Trademark-related quotes, opinions and observations from around the globe

My aim is to educate, so I’m not too concerned about personal risk. When trying to educate and fight for media attention I use the strategy of saying attention-grabbing things – even at the risk of denting the readers’ self-perceptions. It’s a good way of getting people to think. If you receive pushback from expressing an opinion that is uncomfortable for some, then you have an opportunity to prove your argument with some cold hard facts.

Ceri Wells, a founding partner of James & Wells, reflects on a column he authored claiming that New Zealanders are “unsophisticated and naive” in their attitude towards IP rights after a backlash against Coca-Cola’s efforts to enforce its rights in the country (October 26 2017)

Lawyers were consulted. Lawyers may say yes or no depending on what the client wants. If the client wants them to say yes, they do whatever they can to come up with a yes. And the other way around. That’s how lawyers work. So it’s not just a matter of coming here with a lot of lawyers or lot of legal arguments. It is a matter of pointing out that you are creating problems for governments and this is an extremely sensitive political issue.

In a heated session at the Internet Corporation for Assigned Names and Numbers (ICANN) meeting in Abu Dhabi, a Government Advisory Council member adopts a combative stance against Amazon’s efforts to progress its application for the ‘.amazon’ top-level domain (October 29 2017)

Mary Boney Denison

The fraud section [of the Department of Justice (DOJ)]doesn’t have the manpower to pursue many of these cases, which take a long time and a lot of work. We have candidates over there being considered; they’ve had interviews, the process is well underway and hopefully we will get some people in the DOJ for a year or so to help send a message to the criminals that this is not acceptable.

US Patent and Trademark Office Trademark Commissioner Mary Boney Denison reveals that the office is stepping up its efforts against trademark solicitation scammers (October 31 2017)

At this point, we know that the General Data Protection Regulation (GDPR) will have an impact on open, publicly available WHOIS. We have no indication that abandoning existing WHOIS requirements is necessary to comply with the GDPR, but we don’t know the extent to which personal domain registration data of residents of the European Union should continue to be publicly available.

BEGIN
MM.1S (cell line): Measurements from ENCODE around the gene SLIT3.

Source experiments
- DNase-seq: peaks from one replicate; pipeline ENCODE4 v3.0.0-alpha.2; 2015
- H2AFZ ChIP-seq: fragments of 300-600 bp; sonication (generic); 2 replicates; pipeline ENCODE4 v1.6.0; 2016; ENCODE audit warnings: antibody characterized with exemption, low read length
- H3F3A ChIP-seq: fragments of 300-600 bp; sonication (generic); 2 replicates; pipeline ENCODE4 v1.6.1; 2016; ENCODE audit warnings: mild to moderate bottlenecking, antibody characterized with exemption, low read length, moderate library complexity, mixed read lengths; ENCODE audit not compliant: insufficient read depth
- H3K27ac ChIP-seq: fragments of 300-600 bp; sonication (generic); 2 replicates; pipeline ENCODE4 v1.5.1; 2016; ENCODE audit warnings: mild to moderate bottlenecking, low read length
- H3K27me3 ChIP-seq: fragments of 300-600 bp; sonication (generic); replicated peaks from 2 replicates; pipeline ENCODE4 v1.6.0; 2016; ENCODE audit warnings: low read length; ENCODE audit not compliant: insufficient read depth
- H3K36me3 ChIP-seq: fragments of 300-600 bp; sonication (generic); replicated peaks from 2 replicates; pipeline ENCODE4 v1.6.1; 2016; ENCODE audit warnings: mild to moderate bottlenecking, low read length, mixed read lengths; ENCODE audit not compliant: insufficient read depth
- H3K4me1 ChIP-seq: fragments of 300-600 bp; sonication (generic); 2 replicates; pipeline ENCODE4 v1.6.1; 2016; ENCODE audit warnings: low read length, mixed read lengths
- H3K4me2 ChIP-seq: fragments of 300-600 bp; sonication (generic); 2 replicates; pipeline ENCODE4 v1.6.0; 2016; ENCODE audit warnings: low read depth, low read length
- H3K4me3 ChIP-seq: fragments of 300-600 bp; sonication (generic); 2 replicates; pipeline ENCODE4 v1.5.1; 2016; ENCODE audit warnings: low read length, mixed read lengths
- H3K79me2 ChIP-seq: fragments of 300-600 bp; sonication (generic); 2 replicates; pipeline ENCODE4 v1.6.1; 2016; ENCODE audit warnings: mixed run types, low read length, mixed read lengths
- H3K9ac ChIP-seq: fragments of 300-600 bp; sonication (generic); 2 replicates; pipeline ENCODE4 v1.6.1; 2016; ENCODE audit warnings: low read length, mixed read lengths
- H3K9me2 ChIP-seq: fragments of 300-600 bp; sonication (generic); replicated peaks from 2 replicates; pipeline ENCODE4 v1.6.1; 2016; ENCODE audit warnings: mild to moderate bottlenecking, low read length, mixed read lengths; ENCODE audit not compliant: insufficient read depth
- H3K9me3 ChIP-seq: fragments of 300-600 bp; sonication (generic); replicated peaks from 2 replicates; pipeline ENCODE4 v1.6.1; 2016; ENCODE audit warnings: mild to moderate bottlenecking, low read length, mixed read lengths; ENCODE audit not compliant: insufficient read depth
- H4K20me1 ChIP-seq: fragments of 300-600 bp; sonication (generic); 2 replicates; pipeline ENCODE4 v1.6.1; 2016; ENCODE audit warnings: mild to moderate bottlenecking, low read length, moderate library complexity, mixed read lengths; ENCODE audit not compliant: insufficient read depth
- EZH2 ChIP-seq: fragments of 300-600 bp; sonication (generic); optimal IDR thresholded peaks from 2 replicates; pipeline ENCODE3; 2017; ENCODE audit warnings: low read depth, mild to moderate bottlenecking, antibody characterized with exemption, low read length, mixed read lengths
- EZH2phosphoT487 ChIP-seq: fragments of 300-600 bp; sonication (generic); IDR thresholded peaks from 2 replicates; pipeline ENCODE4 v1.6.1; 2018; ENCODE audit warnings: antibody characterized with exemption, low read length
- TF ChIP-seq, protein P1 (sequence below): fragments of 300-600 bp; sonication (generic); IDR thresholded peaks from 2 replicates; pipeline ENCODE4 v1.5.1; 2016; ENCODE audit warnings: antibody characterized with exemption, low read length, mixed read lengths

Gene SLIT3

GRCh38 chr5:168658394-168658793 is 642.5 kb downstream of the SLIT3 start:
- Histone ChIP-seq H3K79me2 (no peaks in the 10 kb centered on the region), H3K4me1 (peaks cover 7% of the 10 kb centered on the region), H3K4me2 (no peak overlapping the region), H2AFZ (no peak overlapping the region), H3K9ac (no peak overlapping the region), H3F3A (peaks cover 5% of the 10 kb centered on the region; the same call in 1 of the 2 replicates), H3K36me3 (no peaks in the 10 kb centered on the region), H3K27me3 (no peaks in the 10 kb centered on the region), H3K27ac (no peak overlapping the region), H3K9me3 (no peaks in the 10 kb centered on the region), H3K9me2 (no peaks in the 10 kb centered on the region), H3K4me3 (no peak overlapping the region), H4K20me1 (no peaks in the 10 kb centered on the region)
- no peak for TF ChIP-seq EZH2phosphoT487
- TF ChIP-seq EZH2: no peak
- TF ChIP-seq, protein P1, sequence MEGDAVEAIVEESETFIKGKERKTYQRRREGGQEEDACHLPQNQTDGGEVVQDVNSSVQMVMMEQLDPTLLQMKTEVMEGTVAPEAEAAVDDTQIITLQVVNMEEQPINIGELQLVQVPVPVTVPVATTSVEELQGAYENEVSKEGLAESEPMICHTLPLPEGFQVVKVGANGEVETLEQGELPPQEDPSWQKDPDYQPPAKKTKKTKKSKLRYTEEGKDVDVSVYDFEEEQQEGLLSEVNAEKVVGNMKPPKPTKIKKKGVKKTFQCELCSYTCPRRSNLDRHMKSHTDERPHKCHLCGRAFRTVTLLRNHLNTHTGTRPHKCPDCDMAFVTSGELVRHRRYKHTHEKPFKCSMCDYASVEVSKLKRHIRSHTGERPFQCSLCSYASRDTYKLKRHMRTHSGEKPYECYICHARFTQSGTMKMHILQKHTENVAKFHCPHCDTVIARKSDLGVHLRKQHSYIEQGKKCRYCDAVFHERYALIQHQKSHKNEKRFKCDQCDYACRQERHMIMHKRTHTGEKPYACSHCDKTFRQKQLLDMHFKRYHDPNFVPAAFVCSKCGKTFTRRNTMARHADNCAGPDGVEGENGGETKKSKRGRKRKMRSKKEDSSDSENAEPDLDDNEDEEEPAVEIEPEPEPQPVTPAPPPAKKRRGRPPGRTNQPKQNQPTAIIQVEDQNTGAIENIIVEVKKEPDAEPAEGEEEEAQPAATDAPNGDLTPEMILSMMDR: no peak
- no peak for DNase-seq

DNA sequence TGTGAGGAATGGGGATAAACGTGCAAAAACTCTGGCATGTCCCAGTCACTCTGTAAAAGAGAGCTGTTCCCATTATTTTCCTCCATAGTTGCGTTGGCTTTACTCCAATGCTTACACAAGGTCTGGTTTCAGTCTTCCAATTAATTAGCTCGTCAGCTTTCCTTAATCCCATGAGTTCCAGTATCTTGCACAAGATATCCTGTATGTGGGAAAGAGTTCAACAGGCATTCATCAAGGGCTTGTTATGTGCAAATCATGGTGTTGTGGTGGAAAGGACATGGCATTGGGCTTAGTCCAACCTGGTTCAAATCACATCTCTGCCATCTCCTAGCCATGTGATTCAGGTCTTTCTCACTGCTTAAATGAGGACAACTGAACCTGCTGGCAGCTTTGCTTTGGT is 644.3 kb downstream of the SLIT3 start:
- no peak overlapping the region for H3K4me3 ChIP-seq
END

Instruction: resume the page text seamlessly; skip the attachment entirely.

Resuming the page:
In a statement from its contractual compliance department, ICANN acknowledges uncertainty surrounding the impact of the GDPR regime on continued open access to WHOIS data (November 2 2017)

The result was mind-blowing. We found in order of magnitude more combosquatting domains than typosquatting domains, for instance. The space for combosquatting is almost infinite because attackers can register as many domains as they want with any variation that they want. In some cases, registering a domain can cost less than a dollar.

Panagiotis Kintis, co-author of “Hiding in Plain Sight: A Longitudinal Study of Combosquatting Abuse”, warns of the risk of domain name registrations that combine a popular trademark with another phrase – for example, ‘’ (November 14 2017)

Trademark professionals can provide vital support, but we must have a very open mind and sometimes take a step back in providing advice relating to corporate social responsibility (CSR) campaigns and initiatives. I have learned the hard way that it is not constructive to walk into a meeting to discuss sustainable brands with your trademark legal requirements in mind… We like to think that everyone is always interested in claiming exclusive rights, but there is so much more to it.

Pieter van den Bulck, legal IP director at Anheuser-Busch InBev, makes the case for trademark counsel to embrace CSR (November 20 2017)

As brand, consumer and IP advocates, we are concerned about the action by the ICANN organisation to temporarily suspend the obligations of contracted parties to collect and publish accurate WHOIS data. We believe that it is premature to assume that GDPR is at odds with these principles, and that this response from ICANN is reactionary to concerns that the community has expressed without fully understanding all the issues and options.

Brian Winterfeldt, principal of the Winterfeldt IP Group and chair of ICANN’s Intellectual Property Constituency, hits out at ICANN’s announcement that it will defer enforcement actions over non-compliance with contractual obligations relating to the handling of registration data in light of GDPR (November 21 2017)

Kate O’ Rourke

It was with immense pride that we launched The Chartered Institute of Trademark Attorneys (CITMA) a year ago today. Being granted a Royal Charter is a great privilege for our profession and is a mark of the quality of service our members provide. It has also cemented CITMA’s position as the pre-eminent organisation for trademarks in the United Kingdom... The added gravitas of our Royal Charter has also helped CITMA to build upon our influence with key stakeholders – which at such a key time for our profession has been extremely valuable.

Kate O’Rourke reflects on the one year anniversary of CITMA being granted chartered status (November 24 2017)

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